By David M. Greenwald
Davis, CA – As we move out of the pandemic—eventually we will, I promise—toward another discussion on DISC, it might behoove the city and the applicants to take stock of the emerging environment with which we will operate.
The pandemic has brought lots of change—and while people are kind of itching to get back to life as normal, it will not be the same normal we had before.
We learned that we could operate a lot better in a remote environment than we ever realized. At the same time, I think for a lot of businesses that have operated largely remotely over the last 20 months or so, we see both advantages and disadvantages to continuing, and therefore what you are likely to see are hybrid forms that take advantage of the strengths of each approach while trying to minimize the weaknesses.
A reader pointed me to an interesting article: “Remote Work Is Enabling a Silicon Valley Exodus.” There are some interesting things that suggest to me that Davis might be poised to take advantage of the opportunity… if only it could.
They note the exodus away from San Francisco as the tech capital. A big driver is not only the pandemic—but, you guessed it… housing.
“What I hear anecdotally from friends is that it’s pretty much a ghost town now,” said Max Wesman, founder and Chief Operating Officer of employment screening company GoodHire.
The article notes: “The tech exodus isn’t hard to understand. According to a recent Rocket Mortgage report, San Francisco is the most expensive real estate city in the country, with a median housing price of $1.3 million.”
Wesman said he knows people who have left, due primarily to “the cost of living and, in particular, the desire to buy a home and have a comfortable life to raise a family.”
That trend is accelerating.
So where are they going?
Of note for Davis: “Smaller tech hubs are cropping up, too. Wesman said he’d heard most often of Austin, Nashville and San Diego as other cities that are attracting tech workers away from the Bay Area, with regions in Arizona, Utah and North Carolina growing as well.”
And: “Another trend from Wesman’s perspective is tech workers moving outside Silicon Valley — but not too far.” He knows plenty of people who “haven’t necessarily moved out of state, but they’ve moved to lower-cost areas outside of Silicon Valley that are still within a driving distance.”
Where are they going: Marin County, Sonoma County, east of the Bay.
He said that “many people are relocating to areas where the housing market is a touch cooler but the office headquarters can still be accessed once or twice a week by a long, but manageable commute.”
This next part is the key: moving to hybrid.
“I think that there still is a perception that once COVID is behind us someday, there still will always be some element of an office or in-person meeting,” Wesman said.
The article notes: “While hybrid work will likely be the norm and most companies will probably shift to adopting smaller offices or co-working spaces, he believes certain traditional ways of seeing the workplace won’t die so easily.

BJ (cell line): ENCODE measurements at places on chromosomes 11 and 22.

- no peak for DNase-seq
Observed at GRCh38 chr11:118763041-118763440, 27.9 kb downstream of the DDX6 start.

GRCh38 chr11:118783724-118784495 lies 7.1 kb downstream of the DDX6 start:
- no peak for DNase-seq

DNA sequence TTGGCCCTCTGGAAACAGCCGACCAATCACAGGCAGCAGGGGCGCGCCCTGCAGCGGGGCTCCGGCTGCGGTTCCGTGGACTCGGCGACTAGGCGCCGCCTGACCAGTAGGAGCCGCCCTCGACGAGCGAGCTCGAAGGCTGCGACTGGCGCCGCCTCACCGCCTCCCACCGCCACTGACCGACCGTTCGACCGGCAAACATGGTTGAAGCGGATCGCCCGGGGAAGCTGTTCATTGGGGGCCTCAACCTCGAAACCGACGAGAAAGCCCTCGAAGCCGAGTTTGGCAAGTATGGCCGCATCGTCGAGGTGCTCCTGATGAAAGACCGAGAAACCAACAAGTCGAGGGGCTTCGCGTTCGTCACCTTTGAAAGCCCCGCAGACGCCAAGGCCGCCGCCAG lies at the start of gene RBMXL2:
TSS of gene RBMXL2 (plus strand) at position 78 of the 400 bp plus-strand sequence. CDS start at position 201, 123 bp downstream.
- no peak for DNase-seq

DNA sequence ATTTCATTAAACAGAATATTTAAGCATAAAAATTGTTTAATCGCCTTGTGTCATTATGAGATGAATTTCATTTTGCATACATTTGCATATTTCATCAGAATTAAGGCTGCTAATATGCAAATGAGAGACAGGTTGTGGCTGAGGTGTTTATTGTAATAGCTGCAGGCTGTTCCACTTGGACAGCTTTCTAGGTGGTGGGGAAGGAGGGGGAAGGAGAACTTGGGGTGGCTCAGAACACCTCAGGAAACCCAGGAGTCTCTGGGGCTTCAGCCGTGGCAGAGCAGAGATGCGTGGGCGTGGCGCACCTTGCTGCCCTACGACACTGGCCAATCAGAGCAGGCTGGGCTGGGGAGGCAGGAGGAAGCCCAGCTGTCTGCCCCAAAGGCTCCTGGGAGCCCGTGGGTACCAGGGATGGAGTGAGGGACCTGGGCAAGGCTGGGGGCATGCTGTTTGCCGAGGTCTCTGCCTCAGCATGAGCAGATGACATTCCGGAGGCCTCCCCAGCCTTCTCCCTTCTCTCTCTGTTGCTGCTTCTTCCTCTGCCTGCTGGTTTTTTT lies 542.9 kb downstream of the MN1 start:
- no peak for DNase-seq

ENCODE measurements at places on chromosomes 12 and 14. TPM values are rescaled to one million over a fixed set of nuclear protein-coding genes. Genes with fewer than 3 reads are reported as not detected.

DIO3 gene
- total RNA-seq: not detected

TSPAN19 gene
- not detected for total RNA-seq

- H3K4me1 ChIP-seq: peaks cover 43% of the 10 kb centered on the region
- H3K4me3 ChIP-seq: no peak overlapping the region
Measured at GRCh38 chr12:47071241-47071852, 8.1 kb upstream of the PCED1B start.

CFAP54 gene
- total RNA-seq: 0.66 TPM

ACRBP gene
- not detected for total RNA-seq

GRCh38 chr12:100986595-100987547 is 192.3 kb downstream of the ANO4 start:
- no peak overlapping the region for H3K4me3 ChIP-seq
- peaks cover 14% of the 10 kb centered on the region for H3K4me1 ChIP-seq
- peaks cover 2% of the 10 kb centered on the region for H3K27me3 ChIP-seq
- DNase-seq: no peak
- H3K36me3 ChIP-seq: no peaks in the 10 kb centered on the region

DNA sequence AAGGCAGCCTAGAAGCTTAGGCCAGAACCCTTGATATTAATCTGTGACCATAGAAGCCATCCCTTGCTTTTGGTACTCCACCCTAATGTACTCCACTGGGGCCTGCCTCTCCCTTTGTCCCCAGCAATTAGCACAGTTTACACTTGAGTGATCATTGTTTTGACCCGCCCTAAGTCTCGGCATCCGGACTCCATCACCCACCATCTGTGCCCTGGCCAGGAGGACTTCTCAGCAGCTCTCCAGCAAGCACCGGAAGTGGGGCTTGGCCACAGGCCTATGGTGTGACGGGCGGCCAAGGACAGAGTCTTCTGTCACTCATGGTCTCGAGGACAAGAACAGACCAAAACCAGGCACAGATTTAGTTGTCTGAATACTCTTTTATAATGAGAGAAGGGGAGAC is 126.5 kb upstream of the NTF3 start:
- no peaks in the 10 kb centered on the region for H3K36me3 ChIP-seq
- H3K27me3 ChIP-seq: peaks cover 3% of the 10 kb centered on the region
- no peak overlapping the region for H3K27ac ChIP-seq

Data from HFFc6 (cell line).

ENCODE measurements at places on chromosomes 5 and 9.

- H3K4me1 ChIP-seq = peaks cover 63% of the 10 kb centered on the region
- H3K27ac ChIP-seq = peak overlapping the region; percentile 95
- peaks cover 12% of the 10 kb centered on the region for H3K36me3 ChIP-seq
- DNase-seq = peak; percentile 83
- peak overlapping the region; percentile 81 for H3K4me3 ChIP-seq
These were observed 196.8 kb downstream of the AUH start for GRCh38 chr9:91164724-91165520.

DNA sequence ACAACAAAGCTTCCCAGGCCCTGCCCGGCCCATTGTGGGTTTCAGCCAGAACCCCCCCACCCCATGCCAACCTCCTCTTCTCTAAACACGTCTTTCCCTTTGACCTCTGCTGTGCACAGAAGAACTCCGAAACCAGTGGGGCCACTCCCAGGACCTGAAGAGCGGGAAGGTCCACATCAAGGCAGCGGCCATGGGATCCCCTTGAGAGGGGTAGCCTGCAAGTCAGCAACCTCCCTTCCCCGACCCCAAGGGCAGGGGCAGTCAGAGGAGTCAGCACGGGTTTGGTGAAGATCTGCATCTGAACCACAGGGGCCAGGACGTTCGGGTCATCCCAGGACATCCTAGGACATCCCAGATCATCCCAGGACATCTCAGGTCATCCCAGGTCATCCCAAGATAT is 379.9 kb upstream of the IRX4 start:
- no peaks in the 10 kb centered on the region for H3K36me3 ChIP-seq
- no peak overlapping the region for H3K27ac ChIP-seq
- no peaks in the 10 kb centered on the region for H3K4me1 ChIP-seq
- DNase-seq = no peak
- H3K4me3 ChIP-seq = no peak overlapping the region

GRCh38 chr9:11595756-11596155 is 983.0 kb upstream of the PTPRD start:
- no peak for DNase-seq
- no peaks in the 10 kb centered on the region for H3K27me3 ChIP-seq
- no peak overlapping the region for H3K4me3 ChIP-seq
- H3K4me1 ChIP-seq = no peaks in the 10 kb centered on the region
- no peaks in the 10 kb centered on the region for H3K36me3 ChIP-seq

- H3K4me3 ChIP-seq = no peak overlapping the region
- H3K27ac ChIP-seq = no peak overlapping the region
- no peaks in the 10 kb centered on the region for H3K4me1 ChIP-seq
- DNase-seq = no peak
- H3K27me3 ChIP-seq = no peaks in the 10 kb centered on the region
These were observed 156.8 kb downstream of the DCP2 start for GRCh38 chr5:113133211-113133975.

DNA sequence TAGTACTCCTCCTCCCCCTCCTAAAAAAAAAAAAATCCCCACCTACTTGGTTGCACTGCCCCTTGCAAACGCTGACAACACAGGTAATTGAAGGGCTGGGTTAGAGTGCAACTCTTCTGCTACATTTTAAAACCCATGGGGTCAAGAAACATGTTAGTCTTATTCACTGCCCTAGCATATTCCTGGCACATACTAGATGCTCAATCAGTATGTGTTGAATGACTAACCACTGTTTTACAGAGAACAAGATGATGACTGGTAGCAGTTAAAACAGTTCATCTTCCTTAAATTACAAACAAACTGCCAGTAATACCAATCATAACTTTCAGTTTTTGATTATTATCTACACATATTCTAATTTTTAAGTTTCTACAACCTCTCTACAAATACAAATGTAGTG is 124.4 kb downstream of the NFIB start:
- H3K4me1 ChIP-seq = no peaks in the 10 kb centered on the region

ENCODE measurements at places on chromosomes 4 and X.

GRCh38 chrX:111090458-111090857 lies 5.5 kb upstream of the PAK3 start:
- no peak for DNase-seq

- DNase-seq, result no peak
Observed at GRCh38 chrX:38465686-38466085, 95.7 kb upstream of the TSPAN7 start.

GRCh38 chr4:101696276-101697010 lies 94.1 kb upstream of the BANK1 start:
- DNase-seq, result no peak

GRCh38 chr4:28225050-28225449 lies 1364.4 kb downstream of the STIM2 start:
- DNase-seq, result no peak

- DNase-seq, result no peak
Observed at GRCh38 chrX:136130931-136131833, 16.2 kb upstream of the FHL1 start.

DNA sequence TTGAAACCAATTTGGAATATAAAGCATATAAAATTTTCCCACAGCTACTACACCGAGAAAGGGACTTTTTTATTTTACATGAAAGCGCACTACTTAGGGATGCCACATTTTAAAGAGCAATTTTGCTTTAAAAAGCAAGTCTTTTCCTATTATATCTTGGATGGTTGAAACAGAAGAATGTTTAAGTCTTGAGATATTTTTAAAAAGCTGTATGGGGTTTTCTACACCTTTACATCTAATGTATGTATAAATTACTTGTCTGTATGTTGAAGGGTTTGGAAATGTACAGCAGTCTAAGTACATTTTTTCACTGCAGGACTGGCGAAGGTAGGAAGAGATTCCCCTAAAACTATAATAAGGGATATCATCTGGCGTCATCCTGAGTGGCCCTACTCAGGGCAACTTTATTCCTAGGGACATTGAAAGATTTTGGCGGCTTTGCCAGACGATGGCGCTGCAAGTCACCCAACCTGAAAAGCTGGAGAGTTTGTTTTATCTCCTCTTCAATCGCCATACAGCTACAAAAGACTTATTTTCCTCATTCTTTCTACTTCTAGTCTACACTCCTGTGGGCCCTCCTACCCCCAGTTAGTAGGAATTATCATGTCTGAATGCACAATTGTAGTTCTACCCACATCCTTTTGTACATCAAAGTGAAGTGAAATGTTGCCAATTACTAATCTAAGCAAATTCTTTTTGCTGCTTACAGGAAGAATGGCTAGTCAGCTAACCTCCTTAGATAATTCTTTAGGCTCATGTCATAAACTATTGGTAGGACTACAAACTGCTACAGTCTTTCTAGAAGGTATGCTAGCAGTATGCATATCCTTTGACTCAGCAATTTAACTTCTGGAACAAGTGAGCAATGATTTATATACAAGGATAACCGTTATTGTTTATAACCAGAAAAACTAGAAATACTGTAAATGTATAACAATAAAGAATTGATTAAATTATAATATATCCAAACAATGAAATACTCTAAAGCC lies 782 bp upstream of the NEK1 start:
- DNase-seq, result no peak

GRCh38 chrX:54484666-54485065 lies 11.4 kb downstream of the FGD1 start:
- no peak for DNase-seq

“I think there is an implicit assumption that if you have more face time with senior management, your odds of moving up [in the company] improve, even if you’re spending a lot of time on Zoom calls,” he said.
As I said, there are actually advantages to both. Zoom is great for getting people who are spread out geographically together. But I know a lot of companies need that creative synergy—you can replicate some of it on Zoom, but it’s hard.
Plus, once you start talking things like wet labs and manufacturing, you still need space.
For a lot of reasons then, Davis would appear to be ideal for tech expansion.
It is near the university. There is a huge potentially young and highly trained and educated workforce to tap into.
The students came back this year. Despite some predictions that the pandemic would lead to more remote learning, the reality is that students learn better in person. Plus, college isn’t just about the formal education, it is about the social and future professional networks that you develop.
Second, while we think of Davis as being expensive, by Bay Area standards it is not.
Third, there is a scarcity of housing in Davis proper. There are two solutions for that—one is for Davis to add more housing, but the other is, with a hybrid model, it would allow people to live in places like Elk Grove or Vacaville where the housing prices are a bit better and then they would only have to commute a few times a week rather than every day.
If the trend is for smaller tech hubs to develop and people to move out of Silicon Valley but still be within driving range, creating a new hub in Davis, centered and anchored by UC Davis, is almost ideal.
But there are barriers to that and the biggest are the longer-term residents who are reluctant to approve a modest size tech park that could anchor such activity.
As I pointed out last year, developing a 200-acre peripheral tech park sounds like a huge quantum leap until you realize it is probably a 50-year build out. One hundred acres for the current project is both more modest but also doesn’t quite get us the 30-year time horizon we might have had before.
The time is right for agtech, biotech, and also other kinds of technology and UC Davis figures to be a center of it. It remains to be seen if UC Davis can take advantage.